Providing Lactation Care Following Stillbirth, Neonatal and Infant Death: Learning from Bereaved Parents

Debbie Noble-Carr, Katherine Carroll*, Simon Copland, Catherine Waldby

*Corresponding author for this work

    Research output: Contribution to journalArticlepeer-review


    Objective: The study aimed to identify how, from the perspective of bereaved parents, hospital-based health professionals can better meet their lactation care needs. Methods: In-depth interviews were conducted with 17 mothers and 7 fathers bereaved by stillbirth, neonatal death, or older infant death. Participants were recruited from three large hospitals in Eastern Australia including two with human milk banks. Qualitative thematic data analysis identified bereaved parents' lactation experiences, needs, and how parents wanted lactation care to be provided. Results: Participants experienced lactation after infant death as hard and challenging, while at the same time they received limited lactation care. The negative impact of lactation, however, could be mediated by anticipatory guidance, assistance to make sense of lactation, support to make decisions from available lactation and breast milk management options, and support with breast care for as long as required. Bereaved parents explained lactation care was best provided by health professionals they had come to know and trust rather than by a particular professional role. Care should be provided with compassion, in a manner respectful of individual circumstances, inclusive of partners, and supplemented by quality written information. When bereaved parents felt supported to manage their lactation in a manner consistent with their unique needs, lactation for some could have a positive impact on grief. Conclusion: Bereaved parents have demonstrated that comprehensive lactation care is critical to their health and well-being. Such care should be more fully incorporated into hospital-based bereavement care policies and practices.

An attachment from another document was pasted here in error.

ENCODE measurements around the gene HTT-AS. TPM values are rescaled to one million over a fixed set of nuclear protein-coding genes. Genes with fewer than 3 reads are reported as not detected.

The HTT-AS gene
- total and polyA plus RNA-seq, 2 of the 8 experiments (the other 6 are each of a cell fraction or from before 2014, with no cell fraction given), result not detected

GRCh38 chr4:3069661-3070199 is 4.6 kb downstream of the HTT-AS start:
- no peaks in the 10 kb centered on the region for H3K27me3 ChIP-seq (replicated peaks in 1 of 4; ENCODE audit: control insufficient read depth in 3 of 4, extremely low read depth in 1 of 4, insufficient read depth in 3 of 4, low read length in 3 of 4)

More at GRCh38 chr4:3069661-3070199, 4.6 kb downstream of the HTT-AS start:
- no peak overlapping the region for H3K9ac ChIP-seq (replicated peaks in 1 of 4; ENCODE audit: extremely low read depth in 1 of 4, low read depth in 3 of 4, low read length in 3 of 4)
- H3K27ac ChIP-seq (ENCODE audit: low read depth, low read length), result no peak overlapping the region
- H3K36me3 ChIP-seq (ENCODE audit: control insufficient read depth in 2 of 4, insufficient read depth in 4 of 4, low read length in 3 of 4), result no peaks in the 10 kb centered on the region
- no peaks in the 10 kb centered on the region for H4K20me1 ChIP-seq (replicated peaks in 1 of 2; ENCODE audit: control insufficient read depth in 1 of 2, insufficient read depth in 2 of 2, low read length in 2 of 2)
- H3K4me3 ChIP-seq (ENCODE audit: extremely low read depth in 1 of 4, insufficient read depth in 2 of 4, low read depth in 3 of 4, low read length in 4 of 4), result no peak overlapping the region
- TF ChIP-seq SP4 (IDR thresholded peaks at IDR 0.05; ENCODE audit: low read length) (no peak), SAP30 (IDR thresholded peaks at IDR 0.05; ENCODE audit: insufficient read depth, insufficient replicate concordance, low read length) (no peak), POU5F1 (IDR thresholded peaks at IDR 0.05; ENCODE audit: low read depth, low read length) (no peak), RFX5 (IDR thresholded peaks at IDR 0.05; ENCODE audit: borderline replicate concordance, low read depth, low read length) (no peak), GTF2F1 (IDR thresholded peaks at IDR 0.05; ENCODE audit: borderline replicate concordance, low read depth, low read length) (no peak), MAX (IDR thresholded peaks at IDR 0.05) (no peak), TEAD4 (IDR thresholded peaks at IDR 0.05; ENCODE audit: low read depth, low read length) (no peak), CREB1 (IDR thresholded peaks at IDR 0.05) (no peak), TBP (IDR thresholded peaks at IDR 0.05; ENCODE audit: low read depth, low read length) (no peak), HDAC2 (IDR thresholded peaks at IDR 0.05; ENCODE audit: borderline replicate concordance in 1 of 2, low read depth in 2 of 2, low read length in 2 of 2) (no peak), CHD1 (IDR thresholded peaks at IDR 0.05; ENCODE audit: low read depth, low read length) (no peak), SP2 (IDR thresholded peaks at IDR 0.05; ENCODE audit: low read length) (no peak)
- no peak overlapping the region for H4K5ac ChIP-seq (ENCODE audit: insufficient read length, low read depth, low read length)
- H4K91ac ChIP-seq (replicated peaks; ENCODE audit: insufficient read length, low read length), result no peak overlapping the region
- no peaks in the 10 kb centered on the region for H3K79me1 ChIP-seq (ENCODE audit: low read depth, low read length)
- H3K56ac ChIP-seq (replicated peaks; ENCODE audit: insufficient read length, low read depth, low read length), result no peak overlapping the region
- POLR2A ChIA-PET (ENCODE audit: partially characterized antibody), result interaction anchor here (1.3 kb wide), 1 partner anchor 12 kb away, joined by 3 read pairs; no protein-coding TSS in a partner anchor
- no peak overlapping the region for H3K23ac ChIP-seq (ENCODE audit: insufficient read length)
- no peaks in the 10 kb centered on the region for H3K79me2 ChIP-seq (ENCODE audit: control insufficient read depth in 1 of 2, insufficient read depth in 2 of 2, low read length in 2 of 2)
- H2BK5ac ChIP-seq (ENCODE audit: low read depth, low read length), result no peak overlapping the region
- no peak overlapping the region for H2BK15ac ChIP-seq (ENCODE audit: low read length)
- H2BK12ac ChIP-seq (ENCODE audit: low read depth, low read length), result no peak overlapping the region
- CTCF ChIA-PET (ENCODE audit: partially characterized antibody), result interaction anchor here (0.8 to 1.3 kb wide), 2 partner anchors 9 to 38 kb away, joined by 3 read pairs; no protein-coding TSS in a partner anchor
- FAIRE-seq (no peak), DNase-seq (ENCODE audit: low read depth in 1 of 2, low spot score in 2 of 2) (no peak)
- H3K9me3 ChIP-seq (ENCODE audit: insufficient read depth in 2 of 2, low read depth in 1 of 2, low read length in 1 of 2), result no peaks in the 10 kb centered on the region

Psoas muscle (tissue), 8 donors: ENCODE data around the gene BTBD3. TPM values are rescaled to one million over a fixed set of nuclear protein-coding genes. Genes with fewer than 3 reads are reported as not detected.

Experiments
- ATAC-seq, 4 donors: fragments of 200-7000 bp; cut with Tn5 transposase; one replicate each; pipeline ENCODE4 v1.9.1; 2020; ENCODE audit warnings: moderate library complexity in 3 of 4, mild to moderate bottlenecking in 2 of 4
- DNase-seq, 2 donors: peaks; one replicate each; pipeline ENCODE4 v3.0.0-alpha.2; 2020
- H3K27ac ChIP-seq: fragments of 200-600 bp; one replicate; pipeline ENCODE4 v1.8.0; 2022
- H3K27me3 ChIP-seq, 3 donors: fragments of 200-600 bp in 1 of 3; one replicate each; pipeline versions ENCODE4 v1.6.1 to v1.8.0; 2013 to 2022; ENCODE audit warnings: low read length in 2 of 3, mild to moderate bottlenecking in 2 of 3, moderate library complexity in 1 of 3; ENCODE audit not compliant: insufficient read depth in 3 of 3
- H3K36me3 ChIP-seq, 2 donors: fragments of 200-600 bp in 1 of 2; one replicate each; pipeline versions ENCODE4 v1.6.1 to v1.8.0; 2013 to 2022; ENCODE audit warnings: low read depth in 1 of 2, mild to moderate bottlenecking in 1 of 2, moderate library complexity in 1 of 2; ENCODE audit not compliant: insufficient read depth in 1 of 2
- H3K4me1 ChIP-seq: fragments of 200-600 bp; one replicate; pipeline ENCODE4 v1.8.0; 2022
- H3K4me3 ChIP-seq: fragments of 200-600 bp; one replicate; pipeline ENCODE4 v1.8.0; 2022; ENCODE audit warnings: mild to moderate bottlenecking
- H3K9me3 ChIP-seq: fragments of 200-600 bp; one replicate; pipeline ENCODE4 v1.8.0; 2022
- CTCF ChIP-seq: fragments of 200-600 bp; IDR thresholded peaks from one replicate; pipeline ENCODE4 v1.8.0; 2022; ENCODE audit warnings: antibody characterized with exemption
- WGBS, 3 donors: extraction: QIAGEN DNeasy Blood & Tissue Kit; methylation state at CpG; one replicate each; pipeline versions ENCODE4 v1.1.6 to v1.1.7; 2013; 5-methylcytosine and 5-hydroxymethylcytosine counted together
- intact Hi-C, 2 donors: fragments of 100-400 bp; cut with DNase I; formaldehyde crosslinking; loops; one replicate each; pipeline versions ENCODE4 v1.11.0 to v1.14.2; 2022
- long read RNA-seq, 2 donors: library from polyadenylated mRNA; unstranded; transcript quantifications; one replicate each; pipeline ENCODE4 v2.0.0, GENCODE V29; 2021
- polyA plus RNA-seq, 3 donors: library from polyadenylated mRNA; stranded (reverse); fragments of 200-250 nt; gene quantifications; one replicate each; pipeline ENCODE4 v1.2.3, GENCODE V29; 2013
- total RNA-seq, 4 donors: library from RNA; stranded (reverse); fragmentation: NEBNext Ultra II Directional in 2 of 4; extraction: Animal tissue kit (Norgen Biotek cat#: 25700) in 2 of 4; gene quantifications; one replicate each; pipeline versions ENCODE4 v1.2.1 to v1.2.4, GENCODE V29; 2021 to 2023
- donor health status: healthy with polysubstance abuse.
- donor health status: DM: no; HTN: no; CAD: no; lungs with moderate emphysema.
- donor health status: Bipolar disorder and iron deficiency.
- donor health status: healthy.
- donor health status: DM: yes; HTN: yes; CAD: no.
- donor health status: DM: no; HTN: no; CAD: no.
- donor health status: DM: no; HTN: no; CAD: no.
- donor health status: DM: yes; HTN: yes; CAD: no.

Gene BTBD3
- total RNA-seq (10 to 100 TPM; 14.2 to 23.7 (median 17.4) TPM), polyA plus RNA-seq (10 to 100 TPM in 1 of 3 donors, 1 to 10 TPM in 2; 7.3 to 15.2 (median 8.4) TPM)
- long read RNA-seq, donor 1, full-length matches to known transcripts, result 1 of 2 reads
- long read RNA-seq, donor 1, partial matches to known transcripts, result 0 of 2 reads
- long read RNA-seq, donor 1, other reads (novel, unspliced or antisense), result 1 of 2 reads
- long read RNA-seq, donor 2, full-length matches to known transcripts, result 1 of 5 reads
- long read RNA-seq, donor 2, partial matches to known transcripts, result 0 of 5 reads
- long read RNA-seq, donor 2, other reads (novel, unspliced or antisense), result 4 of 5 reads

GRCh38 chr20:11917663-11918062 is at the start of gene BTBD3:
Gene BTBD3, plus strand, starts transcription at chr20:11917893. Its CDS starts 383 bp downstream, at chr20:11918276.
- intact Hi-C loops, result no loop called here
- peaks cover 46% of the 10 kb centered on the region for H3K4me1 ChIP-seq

Original languageEnglish
    Pages (from-to)254-264
    Number of pages11
    JournalBreastfeeding Medicine
    Issue number4
    Publication statusPublished - 1 Apr 2023


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